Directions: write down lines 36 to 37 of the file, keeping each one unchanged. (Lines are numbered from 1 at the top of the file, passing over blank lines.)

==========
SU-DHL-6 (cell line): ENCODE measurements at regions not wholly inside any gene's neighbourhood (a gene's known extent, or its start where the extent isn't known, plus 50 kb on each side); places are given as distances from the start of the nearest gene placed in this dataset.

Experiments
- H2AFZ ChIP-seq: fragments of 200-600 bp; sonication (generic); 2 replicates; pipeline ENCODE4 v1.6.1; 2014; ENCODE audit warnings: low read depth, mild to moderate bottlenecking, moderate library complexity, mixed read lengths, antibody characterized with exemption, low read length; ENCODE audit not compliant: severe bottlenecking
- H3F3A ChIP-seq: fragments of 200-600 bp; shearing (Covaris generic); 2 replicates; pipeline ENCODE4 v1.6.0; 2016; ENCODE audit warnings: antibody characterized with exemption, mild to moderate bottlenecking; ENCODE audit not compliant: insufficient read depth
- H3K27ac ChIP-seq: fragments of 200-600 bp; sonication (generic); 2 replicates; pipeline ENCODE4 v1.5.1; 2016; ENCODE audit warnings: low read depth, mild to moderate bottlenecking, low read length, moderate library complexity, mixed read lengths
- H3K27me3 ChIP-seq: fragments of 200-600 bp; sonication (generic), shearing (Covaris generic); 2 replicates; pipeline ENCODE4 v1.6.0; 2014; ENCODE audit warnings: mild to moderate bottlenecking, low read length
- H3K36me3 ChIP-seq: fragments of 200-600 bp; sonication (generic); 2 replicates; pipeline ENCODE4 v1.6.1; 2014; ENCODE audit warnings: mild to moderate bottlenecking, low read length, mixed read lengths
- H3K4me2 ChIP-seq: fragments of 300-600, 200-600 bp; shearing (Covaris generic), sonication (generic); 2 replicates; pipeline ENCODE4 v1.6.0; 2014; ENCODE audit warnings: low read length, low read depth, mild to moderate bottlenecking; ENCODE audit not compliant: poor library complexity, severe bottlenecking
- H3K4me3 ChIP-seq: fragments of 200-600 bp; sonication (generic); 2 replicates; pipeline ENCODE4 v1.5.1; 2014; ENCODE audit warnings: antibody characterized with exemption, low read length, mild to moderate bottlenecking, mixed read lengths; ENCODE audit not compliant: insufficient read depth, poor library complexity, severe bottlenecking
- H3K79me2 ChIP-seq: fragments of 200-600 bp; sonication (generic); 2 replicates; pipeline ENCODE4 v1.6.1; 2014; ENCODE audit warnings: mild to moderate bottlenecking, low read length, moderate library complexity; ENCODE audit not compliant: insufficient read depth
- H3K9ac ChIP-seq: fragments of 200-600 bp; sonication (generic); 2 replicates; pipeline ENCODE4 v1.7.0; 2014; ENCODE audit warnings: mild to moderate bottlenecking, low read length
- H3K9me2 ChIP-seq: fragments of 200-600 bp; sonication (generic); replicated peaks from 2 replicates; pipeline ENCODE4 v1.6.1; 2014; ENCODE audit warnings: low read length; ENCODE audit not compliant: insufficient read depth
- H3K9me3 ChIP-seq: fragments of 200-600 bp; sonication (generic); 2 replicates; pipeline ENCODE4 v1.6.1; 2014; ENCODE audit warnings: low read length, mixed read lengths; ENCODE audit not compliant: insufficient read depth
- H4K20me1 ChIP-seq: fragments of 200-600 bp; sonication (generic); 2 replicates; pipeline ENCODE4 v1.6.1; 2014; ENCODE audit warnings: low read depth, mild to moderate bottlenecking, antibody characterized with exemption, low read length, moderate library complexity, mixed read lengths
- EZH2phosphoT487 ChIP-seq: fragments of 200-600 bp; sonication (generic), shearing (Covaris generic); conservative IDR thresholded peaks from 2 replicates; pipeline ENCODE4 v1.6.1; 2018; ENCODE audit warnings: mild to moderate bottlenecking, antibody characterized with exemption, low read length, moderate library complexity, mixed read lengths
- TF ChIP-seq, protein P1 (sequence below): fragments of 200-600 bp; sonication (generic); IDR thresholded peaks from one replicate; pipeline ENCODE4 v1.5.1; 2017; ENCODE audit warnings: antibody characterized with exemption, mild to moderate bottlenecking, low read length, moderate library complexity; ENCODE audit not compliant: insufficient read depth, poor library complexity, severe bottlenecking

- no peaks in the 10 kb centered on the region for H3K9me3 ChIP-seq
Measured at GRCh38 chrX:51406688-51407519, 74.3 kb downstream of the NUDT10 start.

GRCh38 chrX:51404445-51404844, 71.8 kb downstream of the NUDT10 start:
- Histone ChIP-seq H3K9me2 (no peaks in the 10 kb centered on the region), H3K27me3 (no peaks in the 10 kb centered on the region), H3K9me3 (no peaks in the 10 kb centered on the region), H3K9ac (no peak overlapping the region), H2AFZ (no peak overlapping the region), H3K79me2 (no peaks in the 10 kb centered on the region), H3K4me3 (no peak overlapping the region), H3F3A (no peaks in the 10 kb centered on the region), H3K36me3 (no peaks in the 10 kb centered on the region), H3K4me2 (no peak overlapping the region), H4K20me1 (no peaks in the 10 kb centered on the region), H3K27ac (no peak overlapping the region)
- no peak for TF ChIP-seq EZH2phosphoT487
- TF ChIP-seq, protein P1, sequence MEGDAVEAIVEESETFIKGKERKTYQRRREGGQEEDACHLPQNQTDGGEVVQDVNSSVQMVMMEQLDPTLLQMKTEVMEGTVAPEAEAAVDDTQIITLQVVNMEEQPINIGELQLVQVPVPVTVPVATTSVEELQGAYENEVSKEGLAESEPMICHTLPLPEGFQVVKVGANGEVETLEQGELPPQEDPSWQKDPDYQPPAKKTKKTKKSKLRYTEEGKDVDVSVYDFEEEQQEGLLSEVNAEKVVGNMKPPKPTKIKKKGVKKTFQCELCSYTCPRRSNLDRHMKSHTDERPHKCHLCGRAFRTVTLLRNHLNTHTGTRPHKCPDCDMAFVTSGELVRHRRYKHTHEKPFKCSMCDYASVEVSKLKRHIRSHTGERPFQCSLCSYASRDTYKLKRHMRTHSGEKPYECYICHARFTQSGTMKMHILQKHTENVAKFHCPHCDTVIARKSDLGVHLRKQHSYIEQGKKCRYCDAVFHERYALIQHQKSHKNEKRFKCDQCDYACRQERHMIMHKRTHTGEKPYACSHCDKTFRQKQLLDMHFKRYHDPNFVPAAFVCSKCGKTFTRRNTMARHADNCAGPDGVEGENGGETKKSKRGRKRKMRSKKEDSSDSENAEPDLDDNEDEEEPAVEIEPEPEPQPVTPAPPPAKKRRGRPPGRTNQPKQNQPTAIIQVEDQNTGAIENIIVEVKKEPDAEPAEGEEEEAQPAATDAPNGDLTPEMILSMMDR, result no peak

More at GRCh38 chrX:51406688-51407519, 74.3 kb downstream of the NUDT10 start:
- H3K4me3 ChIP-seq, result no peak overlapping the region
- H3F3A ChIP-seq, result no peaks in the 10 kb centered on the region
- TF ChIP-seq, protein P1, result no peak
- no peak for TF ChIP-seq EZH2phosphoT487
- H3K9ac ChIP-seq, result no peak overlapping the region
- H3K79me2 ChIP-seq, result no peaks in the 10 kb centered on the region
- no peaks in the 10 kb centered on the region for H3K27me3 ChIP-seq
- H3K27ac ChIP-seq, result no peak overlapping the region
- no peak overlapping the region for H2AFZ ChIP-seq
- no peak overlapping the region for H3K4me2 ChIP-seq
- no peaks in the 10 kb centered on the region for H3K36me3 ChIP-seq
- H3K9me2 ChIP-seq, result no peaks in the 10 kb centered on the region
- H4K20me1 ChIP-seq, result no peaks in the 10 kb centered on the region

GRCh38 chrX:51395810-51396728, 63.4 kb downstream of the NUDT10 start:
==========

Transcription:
- H4K20me1 ChIP-seq, result no peaks in the 10 kb centered on the region

GRCh38 chrX:51395810-51396728, 63.4 kb downstream of the NUDT10 start: